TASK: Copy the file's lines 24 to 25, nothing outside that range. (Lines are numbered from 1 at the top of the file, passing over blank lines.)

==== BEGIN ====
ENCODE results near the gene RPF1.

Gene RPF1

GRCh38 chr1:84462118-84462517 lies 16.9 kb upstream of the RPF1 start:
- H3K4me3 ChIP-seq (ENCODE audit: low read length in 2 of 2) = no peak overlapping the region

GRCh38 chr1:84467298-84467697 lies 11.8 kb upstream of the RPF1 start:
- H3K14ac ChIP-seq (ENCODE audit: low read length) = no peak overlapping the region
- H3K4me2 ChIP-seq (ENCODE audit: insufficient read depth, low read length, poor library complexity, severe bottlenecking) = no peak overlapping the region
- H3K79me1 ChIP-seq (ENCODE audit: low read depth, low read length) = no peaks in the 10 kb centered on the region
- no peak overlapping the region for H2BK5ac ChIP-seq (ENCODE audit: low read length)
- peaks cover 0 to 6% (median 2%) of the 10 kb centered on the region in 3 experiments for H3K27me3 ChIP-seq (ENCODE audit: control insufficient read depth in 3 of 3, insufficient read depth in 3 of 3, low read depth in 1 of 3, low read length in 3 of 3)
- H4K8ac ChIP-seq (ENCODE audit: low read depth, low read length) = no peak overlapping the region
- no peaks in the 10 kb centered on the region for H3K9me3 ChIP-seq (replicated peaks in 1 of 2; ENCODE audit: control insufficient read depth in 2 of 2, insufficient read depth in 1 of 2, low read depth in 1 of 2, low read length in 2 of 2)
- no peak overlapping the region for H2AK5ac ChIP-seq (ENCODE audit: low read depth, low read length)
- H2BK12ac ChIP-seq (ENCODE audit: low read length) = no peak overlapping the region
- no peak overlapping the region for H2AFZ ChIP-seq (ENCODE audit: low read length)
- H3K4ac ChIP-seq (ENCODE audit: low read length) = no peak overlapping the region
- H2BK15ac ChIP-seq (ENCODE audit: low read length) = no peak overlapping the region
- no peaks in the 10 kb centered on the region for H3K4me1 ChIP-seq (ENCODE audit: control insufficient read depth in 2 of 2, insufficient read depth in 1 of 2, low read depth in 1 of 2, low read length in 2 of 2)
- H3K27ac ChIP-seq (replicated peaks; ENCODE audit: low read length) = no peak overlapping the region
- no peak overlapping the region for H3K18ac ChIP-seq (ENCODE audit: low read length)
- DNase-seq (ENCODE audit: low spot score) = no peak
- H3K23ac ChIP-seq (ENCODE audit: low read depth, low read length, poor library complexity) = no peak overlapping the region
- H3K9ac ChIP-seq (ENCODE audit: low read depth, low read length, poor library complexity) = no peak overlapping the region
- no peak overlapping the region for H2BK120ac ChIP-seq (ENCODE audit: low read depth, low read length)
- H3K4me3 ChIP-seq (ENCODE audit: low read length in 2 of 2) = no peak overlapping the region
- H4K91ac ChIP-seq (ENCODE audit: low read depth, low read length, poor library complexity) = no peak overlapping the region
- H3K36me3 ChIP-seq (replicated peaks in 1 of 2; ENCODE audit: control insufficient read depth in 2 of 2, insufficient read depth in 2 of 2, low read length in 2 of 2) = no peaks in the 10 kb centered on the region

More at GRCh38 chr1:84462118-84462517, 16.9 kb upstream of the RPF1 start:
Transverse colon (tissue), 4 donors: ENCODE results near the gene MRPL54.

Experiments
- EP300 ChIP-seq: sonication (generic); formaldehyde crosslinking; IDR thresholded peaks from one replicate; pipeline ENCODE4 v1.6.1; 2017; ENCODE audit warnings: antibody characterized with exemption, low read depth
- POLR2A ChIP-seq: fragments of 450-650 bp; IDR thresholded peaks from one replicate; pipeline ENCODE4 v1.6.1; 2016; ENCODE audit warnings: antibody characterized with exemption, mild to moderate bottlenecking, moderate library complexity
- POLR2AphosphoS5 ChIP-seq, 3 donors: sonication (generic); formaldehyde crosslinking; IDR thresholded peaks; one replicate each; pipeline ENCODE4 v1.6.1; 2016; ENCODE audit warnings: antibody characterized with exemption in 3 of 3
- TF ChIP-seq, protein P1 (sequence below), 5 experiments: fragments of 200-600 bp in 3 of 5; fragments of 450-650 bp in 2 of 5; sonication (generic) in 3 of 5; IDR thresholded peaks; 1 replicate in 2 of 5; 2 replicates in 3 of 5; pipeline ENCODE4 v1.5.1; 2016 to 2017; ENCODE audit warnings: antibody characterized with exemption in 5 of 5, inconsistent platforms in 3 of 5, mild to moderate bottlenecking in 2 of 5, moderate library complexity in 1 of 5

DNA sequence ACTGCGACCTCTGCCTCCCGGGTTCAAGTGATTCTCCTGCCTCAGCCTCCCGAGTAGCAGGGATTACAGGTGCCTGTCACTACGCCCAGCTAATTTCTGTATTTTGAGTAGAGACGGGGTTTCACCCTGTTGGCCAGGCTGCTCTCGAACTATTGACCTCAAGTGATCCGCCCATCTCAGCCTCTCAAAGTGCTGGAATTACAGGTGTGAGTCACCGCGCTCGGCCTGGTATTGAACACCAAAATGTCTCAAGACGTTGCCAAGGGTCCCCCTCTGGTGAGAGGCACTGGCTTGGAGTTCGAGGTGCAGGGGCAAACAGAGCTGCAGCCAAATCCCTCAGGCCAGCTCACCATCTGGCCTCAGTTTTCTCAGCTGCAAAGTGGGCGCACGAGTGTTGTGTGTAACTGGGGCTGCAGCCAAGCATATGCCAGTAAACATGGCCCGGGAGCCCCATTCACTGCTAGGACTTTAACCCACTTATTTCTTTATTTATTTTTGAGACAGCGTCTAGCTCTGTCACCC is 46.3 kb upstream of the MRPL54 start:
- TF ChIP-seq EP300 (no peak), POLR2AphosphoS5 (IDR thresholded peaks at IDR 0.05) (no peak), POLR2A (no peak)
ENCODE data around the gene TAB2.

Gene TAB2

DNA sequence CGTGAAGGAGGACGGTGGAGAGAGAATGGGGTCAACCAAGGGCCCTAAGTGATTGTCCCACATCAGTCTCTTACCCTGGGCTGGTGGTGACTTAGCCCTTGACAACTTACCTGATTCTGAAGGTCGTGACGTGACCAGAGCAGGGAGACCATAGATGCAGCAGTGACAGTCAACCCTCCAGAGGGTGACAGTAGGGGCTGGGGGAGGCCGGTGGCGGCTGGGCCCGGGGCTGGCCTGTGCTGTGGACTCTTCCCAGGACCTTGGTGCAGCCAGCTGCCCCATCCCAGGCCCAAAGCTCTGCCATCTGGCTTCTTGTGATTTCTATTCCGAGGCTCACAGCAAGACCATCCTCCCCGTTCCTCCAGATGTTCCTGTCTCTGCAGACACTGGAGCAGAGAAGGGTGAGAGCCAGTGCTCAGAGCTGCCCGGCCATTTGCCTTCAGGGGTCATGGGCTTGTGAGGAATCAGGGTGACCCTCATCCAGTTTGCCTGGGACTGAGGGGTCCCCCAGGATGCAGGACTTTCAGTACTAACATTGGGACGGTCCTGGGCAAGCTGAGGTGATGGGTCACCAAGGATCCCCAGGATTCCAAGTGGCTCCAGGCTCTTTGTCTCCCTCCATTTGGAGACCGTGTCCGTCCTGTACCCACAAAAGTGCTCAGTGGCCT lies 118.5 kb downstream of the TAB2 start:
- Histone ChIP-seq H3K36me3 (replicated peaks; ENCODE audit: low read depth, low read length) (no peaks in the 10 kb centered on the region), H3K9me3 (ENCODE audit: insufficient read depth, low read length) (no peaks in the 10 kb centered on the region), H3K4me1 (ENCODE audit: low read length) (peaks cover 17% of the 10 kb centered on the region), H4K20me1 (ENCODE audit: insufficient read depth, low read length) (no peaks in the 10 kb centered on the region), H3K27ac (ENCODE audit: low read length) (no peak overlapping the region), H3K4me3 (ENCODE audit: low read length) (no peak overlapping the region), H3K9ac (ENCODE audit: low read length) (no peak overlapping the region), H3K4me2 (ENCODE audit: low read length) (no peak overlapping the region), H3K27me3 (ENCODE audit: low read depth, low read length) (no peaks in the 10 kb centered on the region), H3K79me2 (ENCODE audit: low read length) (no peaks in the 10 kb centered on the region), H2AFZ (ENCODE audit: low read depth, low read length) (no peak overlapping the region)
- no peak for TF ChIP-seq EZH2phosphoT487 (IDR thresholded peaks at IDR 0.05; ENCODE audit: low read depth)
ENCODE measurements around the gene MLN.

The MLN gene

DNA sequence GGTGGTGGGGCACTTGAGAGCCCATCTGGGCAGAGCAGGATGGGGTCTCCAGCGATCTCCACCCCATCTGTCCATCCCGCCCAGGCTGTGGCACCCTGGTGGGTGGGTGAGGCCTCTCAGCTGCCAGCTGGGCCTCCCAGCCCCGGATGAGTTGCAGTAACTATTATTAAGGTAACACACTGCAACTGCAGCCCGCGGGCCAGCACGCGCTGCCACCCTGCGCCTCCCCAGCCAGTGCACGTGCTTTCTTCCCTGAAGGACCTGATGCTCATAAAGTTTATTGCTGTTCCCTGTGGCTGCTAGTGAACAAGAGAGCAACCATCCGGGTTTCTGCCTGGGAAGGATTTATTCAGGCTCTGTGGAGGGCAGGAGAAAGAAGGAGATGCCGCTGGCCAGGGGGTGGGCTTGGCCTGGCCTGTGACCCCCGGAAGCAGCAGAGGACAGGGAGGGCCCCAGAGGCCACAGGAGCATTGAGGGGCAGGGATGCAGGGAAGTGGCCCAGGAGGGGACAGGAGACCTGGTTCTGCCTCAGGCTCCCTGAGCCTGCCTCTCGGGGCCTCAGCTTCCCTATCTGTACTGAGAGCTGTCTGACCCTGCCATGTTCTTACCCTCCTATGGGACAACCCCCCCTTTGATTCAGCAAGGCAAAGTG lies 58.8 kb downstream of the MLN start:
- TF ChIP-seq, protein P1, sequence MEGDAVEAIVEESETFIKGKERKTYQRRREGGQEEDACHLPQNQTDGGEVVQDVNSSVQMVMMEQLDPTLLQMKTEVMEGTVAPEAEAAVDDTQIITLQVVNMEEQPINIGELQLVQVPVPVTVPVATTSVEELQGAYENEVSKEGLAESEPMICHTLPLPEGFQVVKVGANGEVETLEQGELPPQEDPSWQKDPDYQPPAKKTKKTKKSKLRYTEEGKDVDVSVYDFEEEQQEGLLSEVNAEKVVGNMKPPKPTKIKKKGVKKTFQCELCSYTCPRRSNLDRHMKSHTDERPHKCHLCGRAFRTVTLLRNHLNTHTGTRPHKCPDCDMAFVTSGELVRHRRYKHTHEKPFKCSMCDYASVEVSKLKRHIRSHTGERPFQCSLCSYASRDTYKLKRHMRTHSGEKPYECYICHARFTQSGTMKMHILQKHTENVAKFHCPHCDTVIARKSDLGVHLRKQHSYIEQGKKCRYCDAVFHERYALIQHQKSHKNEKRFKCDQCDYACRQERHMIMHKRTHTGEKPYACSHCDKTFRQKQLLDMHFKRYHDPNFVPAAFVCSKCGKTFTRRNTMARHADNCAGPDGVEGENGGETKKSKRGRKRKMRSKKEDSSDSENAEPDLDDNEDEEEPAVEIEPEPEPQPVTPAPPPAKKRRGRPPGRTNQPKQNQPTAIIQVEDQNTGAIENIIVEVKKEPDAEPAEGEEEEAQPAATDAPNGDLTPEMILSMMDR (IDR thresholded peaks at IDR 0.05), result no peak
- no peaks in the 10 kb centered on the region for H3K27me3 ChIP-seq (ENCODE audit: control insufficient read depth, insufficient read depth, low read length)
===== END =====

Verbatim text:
- no peak overlapping the region for H2BK120ac ChIP-seq (ENCODE audit: low read depth, low read length)
- H3K4me3 ChIP-seq (ENCODE audit: low read length in 2 of 2) = no peak overlapping the region